Typically, I’ve not been an advocate of defragmenting hard drives in Macs—OS X has a decent built-in defragmentation feature, and quite honestly, most Macs don’t stay in my possession long enough to have their drives become seriously fragmented. However, my 12-inch PowerBook G4 is an exception—this machine has been in the household directly since April of 2004 (and indirectly before that; it replaced a previous-generation 12-inch PowerBook). Lately, though, the little machine has been quite sluggish—lots of spinning rainbows, and very slow application launch times.
Given the testing abuse I put the machine through (I install and delete tons of stuff, and test many apps and hints on it), I thought it was possible that a badly fragmented hard drive was responsible for the slow performance. So I fired up a drive defragmenter, and let it churn away. Eventually, after many many hours, it finished. When I rebooted, though, I got nothing more than the gray screen. Figuring something had gone astray in the defragmentation, I booted off the OS X 10.5 DVD to reinstall OS X. When the installer told me it couldn’t reformat the drive, I was pretty sure I was in trouble.
I shut the machine down, and connected it to another Mac using target disk mode. The volume didn’t mount in the Finder, so I fired up Disk Utility… and that’s when I knew I was in trouble. With the drive selected, the area below the tabs (First Aid, etc.) was void of the usual options. Instead, it looked like this:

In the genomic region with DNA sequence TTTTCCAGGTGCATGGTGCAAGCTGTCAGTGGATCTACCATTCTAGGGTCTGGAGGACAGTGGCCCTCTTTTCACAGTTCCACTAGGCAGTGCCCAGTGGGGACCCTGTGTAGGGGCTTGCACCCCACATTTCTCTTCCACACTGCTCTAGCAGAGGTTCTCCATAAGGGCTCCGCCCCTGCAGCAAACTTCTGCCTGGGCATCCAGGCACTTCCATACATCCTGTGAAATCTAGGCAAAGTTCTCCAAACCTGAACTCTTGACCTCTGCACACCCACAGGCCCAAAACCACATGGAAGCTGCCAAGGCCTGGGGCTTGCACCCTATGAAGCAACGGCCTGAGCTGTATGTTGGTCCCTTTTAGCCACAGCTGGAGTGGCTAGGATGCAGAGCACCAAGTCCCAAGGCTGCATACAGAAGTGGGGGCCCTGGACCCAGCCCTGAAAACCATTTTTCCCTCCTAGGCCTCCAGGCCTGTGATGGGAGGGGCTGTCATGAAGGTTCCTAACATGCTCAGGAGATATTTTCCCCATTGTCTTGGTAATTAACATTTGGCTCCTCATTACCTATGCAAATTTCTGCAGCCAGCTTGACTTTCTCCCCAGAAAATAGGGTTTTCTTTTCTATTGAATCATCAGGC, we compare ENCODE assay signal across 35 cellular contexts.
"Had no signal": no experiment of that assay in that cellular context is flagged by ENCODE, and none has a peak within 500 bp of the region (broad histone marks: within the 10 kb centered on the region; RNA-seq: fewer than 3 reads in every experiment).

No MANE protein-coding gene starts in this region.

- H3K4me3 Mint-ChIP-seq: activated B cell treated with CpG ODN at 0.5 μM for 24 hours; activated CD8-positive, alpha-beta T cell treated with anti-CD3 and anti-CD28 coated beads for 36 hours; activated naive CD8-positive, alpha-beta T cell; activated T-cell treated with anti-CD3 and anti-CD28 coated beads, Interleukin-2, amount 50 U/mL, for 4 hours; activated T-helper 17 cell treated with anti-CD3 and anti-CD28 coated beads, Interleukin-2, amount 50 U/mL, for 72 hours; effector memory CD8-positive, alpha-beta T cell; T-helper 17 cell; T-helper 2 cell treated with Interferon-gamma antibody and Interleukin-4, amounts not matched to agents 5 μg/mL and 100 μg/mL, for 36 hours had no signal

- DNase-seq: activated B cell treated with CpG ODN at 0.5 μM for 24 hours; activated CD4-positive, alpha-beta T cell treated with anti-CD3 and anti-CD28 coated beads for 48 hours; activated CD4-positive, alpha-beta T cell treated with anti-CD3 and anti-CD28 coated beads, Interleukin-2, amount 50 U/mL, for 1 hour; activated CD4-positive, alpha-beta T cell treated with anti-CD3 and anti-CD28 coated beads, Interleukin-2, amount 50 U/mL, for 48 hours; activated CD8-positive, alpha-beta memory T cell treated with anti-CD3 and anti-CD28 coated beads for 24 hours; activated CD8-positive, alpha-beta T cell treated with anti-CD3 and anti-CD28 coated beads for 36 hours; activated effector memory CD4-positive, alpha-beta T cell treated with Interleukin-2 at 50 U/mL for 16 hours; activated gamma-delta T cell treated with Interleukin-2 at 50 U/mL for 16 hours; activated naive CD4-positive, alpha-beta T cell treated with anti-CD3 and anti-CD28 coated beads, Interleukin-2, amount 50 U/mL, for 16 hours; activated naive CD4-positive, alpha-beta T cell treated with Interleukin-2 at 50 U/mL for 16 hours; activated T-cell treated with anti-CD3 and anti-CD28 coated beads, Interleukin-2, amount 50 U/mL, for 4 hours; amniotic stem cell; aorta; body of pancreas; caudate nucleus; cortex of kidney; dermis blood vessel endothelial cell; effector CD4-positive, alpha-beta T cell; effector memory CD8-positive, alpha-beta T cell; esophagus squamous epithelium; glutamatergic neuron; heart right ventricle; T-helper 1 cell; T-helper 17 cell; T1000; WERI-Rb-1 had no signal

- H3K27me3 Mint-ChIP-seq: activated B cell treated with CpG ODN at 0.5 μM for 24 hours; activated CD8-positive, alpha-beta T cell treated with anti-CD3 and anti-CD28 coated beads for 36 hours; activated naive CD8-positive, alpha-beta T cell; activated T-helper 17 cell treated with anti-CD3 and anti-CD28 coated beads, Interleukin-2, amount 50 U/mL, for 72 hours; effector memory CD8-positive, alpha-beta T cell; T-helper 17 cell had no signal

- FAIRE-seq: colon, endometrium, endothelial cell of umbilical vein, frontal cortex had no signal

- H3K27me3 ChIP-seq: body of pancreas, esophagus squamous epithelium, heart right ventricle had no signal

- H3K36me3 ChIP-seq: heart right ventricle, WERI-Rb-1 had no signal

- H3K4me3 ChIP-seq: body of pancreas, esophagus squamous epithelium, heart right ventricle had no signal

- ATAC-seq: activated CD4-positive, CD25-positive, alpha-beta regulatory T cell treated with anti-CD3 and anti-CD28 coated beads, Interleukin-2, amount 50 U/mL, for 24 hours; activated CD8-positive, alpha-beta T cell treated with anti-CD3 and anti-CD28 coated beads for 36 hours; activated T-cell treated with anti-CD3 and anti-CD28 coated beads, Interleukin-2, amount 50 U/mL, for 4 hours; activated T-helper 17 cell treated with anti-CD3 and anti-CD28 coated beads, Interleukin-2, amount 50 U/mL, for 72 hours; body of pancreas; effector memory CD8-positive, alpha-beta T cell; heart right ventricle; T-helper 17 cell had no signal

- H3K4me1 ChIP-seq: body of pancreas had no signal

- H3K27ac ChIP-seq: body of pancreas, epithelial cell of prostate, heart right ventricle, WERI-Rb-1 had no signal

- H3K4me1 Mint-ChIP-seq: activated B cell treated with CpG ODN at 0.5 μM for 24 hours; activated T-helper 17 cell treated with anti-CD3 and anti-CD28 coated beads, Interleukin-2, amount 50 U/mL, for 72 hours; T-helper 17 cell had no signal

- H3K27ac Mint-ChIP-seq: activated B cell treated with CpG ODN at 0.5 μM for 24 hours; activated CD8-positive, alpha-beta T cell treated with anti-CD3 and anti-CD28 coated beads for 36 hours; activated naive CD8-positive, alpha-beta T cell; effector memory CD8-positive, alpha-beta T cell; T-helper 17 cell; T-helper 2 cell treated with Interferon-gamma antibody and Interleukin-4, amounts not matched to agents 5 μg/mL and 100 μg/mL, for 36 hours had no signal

(That image is courtesy of my friend Jake H., who happened to grab a screenshot of his drive when it was failing—I didn’t have that much foresight.) Uh oh. Yep, the drive was dead—or nearly so. I clicked the Mount button anyway, and much to my surprise, it mounted. I was able to recover the one bit of non-backed-up data on the machine (my wife had added a number of contacts to her database the day before), which was nice. But clearly, it was time to replace the drive in my trusty ultra portable Mac. (If you’ve got a newer MacBook Pro, Dan Frakes wrote a great article on upgrading its hard drive.)
While I enjoy tinkering with stuff, I’ve never actually ripped open one of Apple’s laptops before. But given the age of the machine, I didn’t want to spend the money on a professional repair job, so I chose to tackle it myself. I found a compatible drive (2.5-inch 120GB Hitachi 5400rpm) at a local computer parts store, and returned home to start the project. (As a side note, this new drive is twice as large as the stock drive, and runs at 5,400-rpm instead of 4,200-rpm, so it should provide a nice performance improvement, too—not bad for $88!)
But while I’m no professional, I’m not a complete fool, either. I visited iFixit.com, downloaded its PowerBook G4 12-inch hard drive replacement guide, and printed it out. (iFixit.com also sells a lot of hard-to-find parts for Macs of all sorts, including stuff like sleep lights, various panels and covers, speakers, and more.)